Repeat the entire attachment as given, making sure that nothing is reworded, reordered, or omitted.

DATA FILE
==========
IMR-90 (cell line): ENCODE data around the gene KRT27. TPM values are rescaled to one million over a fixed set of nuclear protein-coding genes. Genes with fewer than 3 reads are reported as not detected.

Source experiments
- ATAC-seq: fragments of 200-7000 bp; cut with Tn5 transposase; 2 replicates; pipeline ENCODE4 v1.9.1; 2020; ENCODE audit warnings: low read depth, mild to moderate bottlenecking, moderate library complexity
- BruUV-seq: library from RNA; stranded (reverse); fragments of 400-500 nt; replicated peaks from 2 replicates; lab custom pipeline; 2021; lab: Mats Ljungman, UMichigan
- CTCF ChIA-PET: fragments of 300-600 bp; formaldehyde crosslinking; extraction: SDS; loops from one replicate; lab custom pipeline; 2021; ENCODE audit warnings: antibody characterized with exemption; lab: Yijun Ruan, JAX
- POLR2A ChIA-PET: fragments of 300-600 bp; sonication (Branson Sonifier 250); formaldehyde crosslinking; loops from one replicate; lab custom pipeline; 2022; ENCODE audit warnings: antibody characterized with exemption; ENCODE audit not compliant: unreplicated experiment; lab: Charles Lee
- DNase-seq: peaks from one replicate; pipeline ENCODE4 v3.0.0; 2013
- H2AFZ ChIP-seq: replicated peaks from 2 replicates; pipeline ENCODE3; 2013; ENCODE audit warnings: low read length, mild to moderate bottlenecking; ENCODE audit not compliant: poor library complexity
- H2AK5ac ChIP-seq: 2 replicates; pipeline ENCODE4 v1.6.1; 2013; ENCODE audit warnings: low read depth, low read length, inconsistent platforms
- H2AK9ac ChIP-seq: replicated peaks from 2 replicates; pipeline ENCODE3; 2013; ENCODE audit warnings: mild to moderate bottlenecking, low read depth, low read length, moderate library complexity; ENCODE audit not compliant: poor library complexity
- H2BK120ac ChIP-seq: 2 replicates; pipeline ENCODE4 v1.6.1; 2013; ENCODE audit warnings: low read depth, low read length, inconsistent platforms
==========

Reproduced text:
IMR-90 (cell line): ENCODE data around the gene KRT27. TPM values are rescaled to one million over a fixed set of nuclear protein-coding genes. Genes with fewer than 3 reads are reported as not detected.

Source experiments
- ATAC-seq: fragments of 200-7000 bp; cut with Tn5 transposase; 2 replicates; pipeline ENCODE4 v1.9.1; 2020; ENCODE audit warnings: low read depth, mild to moderate bottlenecking, moderate library complexity
- BruUV-seq: library from RNA; stranded (reverse); fragments of 400-500 nt; replicated peaks from 2 replicates; lab custom pipeline; 2021; lab: Mats Ljungman, UMichigan
- CTCF ChIA-PET: fragments of 300-600 bp; formaldehyde crosslinking; extraction: SDS; loops from one replicate; lab custom pipeline; 2021; ENCODE audit warnings: antibody characterized with exemption; lab: Yijun Ruan, JAX
- POLR2A ChIA-PET: fragments of 300-600 bp; sonication (Branson Sonifier 250); formaldehyde crosslinking; loops from one replicate; lab custom pipeline; 2022; ENCODE audit warnings: antibody characterized with exemption; ENCODE audit not compliant: unreplicated experiment; lab: Charles Lee
- DNase-seq: peaks from one replicate; pipeline ENCODE4 v3.0.0; 2013
- H2AFZ ChIP-seq: replicated peaks from 2 replicates; pipeline ENCODE3; 2013; ENCODE audit warnings: low read length, mild to moderate bottlenecking; ENCODE audit not compliant: poor library complexity
- H2AK5ac ChIP-seq: 2 replicates; pipeline ENCODE4 v1.6.1; 2013; ENCODE audit warnings: low read depth, low read length, inconsistent platforms
- H2AK9ac ChIP-seq: replicated peaks from 2 replicates; pipeline ENCODE3; 2013; ENCODE audit warnings: mild to moderate bottlenecking, low read depth, low read length, moderate library complexity; ENCODE audit not compliant: poor library complexity
- H2BK120ac ChIP-seq: 2 replicates; pipeline ENCODE4 v1.6.1; 2013; ENCODE audit warnings: low read depth, low read length, inconsistent platforms